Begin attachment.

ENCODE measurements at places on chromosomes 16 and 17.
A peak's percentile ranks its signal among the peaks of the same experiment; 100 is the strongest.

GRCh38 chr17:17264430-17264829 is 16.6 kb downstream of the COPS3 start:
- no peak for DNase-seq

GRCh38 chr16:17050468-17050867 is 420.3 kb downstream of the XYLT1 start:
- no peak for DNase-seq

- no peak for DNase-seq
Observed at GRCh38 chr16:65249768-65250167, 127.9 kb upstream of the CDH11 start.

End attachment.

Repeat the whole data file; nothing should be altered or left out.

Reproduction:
ENCODE measurements at places on chromosomes 16 and 17.
A peak's percentile ranks its signal among the peaks of the same experiment; 100 is the strongest.

GRCh38 chr17:17264430-17264829 is 16.6 kb downstream of the COPS3 start:
- no peak for DNase-seq

GRCh38 chr16:17050468-17050867 is 420.3 kb downstream of the XYLT1 start:
- no peak for DNase-seq

- no peak for DNase-seq
Observed at GRCh38 chr16:65249768-65250167, 127.9 kb upstream of the CDH11 start.